A tad chaotic, this is good, but it was a little too chaotic once or twice when everyone was in. Execution had flaws, but that is natural considering the pace. There was a big move where you could clearly see a botch.


Crowd loved this match. You could see the crowd getting more into it as the match progressed- the mark of an effective preliminary match.


There was a “This is Awesome Chant” and a TNA chant both around the 11 minute mark. I loved the “Motor City” (Group 1) “SUCKS!” (Group 2) chant. There was USA chanting going on as well. There were spots that played right to the crowd and good use of posing, especially considering this being a prelim. match.


Even though there are many matches like this one out there, this match didn’t look any worse in comparison. It was fun, it showcased what the X Division had to offer and a good way (though not extraordinary) to start the night. Post-match was meaningful, unlike a number of other X-Division matches.


About the Score:


Note: I score out of 10 for 10 separate categories, with one decimal place used.


0.0 is the lowest value and 10 being the highest. An overall score is also given, with 100 being the highest possible score. I score on psychology within each category.


Placement: How well was the match placed on the card, how did it contribute to the rest of the card?


Crowd Response: How strong was the crowd response? Not just cheers or jeers, but chants which indicate stronger involvement. What did the wrestlers do in the match to generate a response?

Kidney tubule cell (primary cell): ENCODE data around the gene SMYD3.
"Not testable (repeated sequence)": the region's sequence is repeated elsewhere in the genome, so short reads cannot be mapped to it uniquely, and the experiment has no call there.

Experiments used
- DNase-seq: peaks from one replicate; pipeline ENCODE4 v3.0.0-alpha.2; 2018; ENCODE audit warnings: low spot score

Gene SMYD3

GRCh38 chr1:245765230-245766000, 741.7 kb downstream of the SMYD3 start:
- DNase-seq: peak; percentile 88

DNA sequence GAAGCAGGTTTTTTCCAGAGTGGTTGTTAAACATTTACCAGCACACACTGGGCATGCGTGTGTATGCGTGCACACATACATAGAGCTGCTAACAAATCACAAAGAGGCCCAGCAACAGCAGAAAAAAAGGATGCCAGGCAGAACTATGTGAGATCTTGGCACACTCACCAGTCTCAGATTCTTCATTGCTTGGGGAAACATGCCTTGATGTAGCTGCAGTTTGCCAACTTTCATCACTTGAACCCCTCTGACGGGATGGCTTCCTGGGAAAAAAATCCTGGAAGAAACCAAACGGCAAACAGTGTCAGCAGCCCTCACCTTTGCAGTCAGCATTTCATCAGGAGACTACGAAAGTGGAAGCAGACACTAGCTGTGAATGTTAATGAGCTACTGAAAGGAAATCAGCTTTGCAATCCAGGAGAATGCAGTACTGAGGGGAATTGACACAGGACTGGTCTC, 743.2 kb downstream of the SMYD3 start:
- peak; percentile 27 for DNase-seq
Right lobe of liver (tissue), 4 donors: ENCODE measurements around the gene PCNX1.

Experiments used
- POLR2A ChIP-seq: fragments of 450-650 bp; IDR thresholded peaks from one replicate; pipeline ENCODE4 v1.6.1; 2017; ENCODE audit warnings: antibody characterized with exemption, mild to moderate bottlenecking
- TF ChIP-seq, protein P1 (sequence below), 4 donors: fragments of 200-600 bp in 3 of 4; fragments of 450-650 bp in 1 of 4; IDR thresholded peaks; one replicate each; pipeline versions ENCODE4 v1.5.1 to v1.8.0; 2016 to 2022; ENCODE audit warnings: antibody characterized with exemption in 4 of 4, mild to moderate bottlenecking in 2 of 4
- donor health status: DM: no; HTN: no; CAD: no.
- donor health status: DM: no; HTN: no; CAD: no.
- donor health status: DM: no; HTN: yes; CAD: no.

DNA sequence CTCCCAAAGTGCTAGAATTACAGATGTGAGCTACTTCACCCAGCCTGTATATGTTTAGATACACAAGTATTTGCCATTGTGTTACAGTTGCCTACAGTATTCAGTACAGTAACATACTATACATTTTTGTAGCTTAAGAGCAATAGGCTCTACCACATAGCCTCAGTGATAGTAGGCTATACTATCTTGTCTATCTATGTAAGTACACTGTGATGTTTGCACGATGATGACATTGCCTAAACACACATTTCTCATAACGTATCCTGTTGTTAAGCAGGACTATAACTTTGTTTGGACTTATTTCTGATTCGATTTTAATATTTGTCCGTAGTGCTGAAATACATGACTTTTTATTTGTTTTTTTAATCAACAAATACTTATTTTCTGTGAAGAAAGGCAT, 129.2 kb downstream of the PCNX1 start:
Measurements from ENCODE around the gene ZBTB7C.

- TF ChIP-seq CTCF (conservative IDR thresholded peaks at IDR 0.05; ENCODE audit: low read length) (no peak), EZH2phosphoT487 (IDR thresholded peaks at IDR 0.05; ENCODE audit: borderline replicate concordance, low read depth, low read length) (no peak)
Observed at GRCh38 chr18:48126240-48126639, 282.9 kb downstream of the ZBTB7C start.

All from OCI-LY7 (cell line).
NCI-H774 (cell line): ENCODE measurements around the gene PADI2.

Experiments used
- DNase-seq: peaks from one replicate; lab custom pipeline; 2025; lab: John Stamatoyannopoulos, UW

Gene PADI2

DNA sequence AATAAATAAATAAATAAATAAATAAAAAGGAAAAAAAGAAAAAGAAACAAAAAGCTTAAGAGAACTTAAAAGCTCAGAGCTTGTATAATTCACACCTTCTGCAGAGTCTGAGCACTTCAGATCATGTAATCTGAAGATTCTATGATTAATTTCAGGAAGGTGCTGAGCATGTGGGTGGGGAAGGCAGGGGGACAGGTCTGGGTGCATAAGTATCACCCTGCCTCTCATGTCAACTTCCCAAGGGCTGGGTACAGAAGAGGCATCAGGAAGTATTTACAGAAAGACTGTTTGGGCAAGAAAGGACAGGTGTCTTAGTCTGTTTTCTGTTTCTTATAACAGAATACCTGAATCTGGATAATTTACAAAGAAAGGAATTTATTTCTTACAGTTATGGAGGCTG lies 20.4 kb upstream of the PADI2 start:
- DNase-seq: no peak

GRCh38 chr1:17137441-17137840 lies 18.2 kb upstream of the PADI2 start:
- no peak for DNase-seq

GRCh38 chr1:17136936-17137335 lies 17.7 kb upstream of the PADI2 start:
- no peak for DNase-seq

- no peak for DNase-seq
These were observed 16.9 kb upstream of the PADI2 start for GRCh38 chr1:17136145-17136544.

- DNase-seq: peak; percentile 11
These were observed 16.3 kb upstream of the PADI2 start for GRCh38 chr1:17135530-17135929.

Relevance: How much sense did it make for the match to happen at all? Were the right people involved? How appropriate was the match and the ending?


Pacing: Was there enough contrast in speed? Did the pace captivate the audience? Did it strength the match as a whole?


Selling: Facial reactions, sounds, staying down for enough time, technical touches like attempting and failing a move (not by botching). Did the match come across as brutal, or intense, or exhausting? Did the message come across?


Cohesion: Did the match logically flow? Was it easily followed by the audience? Did pre-match and post-match moments make sense?


Timing: Was enough focus placed in the right places? Was the match given enough time? How effectively was time used?


Moves: Variety of moves used, technical execution, selection of moves.


Entertainment Value: How good is it to viewers? This score is basically my opinion on how strongly I recommend the match, or warn you away from it.


The Test of Time: How does it stand in comparison to other matches? If a historical match, has time hurt it?



Placement: 5.9- Average

Crowd Response: 8.5- Well above average

Relevance: 5.2- Average

Pacing 5.3- Average

Selling: 5.2- Average

Cohesion: 6.2- Generally average, but had some standout moments

Timing: 6.3- Generally average, but had some standout moments

Moves: 7.5- Above Average

Entertainment Value: 8.6- Well above average

The Test of Time: 8.4- Well above average.


Overall: 67.1- High quality bout from the X Division   


Any comments? Other opinions? Feel free to contribute.


Everyone places different weight on what they see. The more opinions known, the easier it is for people to determine whether they want to see it.


The TNA Announce team hypes up the main event, and then they go through other matches on the card.


Main event hyped again, pre-show video with Sting talking with some of the TNA talent, notably the younger talent. Very brief, highlighting the possibility of his retirement.